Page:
On Friday, March 1st, 2019, we explored how paleobotanist Wes Wehr experienced and helped to reveal hidden dimensions of the Okanogan Highlands.
Wesley Wehr was a child of western Washington who from an early age showed talent in music, visual arts, and the ability to connect with a wide variety of people. He also developed a real passion for fossils and gemstones, often traveling to eastern Washington to seek out new treasures. “In the desert at night,” Wehr later wrote, “looking at the basalt cliffs and the full moon above them, I began to visualize what the landscape had once been.”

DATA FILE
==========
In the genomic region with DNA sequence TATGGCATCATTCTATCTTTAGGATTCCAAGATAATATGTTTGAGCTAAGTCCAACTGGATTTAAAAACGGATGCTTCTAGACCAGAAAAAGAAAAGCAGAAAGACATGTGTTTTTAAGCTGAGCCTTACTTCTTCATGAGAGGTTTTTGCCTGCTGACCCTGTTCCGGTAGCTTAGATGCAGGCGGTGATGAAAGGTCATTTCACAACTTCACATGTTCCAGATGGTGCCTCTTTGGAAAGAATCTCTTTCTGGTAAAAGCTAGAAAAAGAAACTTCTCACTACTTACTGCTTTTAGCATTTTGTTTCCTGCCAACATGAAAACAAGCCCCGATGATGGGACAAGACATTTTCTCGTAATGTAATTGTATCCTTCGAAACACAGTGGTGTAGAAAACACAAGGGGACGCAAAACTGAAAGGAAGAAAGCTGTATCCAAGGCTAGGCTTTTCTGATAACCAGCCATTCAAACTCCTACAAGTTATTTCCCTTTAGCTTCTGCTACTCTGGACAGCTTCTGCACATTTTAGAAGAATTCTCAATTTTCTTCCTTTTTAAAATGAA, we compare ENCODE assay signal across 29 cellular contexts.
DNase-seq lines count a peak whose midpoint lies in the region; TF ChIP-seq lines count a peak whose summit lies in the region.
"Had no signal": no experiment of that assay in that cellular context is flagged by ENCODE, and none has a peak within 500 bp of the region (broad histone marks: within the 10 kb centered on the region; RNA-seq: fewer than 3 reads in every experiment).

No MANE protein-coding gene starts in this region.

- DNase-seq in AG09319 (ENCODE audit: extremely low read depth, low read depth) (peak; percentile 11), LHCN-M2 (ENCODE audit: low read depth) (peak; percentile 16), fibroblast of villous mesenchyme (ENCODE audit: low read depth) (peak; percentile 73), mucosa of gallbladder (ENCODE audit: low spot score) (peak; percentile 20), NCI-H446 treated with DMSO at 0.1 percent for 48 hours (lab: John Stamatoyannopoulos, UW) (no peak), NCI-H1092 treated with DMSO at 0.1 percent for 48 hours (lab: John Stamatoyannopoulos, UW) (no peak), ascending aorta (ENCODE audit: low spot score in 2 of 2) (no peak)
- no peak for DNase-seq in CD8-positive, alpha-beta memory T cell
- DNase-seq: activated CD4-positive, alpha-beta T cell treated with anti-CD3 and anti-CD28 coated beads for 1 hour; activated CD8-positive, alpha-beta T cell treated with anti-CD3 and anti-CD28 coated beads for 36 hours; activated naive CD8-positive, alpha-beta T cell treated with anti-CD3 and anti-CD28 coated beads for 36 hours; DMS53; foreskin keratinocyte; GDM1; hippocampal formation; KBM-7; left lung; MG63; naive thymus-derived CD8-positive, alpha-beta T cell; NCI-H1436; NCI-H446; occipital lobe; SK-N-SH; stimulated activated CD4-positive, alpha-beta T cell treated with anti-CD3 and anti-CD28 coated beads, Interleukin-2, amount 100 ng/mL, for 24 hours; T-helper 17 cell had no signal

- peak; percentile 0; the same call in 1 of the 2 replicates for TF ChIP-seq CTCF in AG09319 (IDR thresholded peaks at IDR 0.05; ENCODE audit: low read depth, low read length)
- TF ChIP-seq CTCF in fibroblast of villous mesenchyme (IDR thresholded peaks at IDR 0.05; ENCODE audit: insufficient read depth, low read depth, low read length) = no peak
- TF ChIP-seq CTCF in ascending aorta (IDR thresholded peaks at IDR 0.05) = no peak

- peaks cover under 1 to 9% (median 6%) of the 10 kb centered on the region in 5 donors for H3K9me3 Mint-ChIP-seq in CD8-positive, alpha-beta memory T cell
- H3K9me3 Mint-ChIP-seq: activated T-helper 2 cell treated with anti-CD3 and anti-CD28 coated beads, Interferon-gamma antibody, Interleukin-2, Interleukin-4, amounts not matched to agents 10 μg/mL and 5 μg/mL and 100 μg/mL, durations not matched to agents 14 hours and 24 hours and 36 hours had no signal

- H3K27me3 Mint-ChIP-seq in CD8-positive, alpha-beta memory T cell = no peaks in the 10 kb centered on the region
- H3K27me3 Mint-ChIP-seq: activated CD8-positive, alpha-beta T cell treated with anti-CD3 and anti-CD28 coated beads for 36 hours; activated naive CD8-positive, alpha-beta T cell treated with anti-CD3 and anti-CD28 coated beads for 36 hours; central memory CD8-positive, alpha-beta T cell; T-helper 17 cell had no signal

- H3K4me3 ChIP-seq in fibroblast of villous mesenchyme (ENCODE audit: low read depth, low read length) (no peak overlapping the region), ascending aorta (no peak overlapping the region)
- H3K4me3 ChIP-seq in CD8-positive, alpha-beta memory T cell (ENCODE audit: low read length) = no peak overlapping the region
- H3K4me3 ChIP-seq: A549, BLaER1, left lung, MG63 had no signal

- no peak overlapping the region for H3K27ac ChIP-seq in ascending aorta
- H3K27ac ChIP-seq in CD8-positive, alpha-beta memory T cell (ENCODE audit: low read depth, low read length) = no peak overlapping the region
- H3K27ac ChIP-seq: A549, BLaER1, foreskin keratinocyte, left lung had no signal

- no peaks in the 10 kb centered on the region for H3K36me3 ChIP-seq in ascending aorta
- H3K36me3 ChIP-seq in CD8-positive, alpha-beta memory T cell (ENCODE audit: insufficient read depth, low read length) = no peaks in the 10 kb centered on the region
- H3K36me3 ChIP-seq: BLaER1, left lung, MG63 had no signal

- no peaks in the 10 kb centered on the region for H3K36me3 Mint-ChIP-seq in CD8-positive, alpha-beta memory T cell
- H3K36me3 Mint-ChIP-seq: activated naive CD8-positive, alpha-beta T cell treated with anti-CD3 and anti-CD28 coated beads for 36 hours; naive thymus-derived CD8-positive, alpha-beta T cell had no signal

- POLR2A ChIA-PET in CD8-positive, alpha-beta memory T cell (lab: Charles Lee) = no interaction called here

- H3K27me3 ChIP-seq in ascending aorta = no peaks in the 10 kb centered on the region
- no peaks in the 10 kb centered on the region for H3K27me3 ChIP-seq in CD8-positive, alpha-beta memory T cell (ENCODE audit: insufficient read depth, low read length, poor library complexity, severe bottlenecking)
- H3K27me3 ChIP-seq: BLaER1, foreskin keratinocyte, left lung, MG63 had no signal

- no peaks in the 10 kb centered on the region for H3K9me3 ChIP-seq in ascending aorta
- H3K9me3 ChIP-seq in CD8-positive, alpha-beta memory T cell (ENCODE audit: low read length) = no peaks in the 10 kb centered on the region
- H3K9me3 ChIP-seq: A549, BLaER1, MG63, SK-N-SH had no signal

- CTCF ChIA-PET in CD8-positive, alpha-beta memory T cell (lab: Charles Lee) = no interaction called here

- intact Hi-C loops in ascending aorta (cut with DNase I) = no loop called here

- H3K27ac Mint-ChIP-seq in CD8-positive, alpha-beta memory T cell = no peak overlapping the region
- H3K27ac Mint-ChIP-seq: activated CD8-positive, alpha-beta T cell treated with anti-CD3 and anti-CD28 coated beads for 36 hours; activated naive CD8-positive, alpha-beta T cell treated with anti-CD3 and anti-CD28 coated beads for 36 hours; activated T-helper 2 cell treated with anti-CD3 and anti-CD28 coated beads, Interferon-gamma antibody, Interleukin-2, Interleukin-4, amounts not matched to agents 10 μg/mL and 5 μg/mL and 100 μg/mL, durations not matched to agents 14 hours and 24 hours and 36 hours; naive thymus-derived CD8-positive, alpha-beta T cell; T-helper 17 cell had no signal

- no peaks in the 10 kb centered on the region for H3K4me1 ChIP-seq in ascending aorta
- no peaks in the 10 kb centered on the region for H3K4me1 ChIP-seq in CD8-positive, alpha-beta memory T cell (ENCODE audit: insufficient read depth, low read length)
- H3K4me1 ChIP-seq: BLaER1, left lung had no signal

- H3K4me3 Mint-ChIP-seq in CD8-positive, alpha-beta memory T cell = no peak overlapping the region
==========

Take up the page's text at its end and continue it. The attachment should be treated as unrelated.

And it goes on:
Wehr combined his artistic feel for geologic time with knowledge of living and fossil plants to become one of the premier amateur paleobotanists in the world. Beginning in the late 1970s, he turned his attention to the Okanogan Highlands, digging extensively around Republic and across the border near Princeton, British Columbia. He was instrumental in assembling the combination of scientific and local educational facilities at the current Stonerose Interpretive Center and visualized the formations between the Cascades and the Rocky Mountains as fertile ground for long-term, sustainable study.
Thank you, Jack Nisbet, for returning to the CCC to share your regionally-specific expertise!
For more about Jack Nisbet: www.jacknisbet.com
This event was provided in partnership with Humanities Washington and the North Central Regional Library.